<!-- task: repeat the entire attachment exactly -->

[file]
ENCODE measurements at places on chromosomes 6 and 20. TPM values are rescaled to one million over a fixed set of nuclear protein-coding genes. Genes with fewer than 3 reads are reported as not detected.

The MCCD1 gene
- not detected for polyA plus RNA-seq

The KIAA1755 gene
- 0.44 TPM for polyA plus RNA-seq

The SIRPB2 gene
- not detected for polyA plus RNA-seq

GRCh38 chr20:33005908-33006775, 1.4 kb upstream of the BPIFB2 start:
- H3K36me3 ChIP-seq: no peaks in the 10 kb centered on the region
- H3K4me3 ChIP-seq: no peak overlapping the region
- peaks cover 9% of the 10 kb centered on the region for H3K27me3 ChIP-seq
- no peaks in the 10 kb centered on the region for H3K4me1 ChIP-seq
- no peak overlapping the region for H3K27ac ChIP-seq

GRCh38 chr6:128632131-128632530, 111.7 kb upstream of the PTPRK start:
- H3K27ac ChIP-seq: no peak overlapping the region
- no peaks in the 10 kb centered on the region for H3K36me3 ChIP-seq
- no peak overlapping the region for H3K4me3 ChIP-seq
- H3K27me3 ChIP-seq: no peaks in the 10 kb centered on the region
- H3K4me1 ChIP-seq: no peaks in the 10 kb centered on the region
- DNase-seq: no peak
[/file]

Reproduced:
ENCODE measurements at places on chromosomes 6 and 20. TPM values are rescaled to one million over a fixed set of nuclear protein-coding genes. Genes with fewer than 3 reads are reported as not detected.

The MCCD1 gene
- not detected for polyA plus RNA-seq

The KIAA1755 gene
- 0.44 TPM for polyA plus RNA-seq

The SIRPB2 gene
- not detected for polyA plus RNA-seq

GRCh38 chr20:33005908-33006775, 1.4 kb upstream of the BPIFB2 start:
- H3K36me3 ChIP-seq: no peaks in the 10 kb centered on the region
- H3K4me3 ChIP-seq: no peak overlapping the region
- peaks cover 9% of the 10 kb centered on the region for H3K27me3 ChIP-seq
- no peaks in the 10 kb centered on the region for H3K4me1 ChIP-seq
- no peak overlapping the region for H3K27ac ChIP-seq

GRCh38 chr6:128632131-128632530, 111.7 kb upstream of the PTPRK start:
- H3K27ac ChIP-seq: no peak overlapping the region
- no peaks in the 10 kb centered on the region for H3K36me3 ChIP-seq
- no peak overlapping the region for H3K4me3 ChIP-seq
- H3K27me3 ChIP-seq: no peaks in the 10 kb centered on the region
- H3K4me1 ChIP-seq: no peaks in the 10 kb centered on the region
- DNase-seq: no peak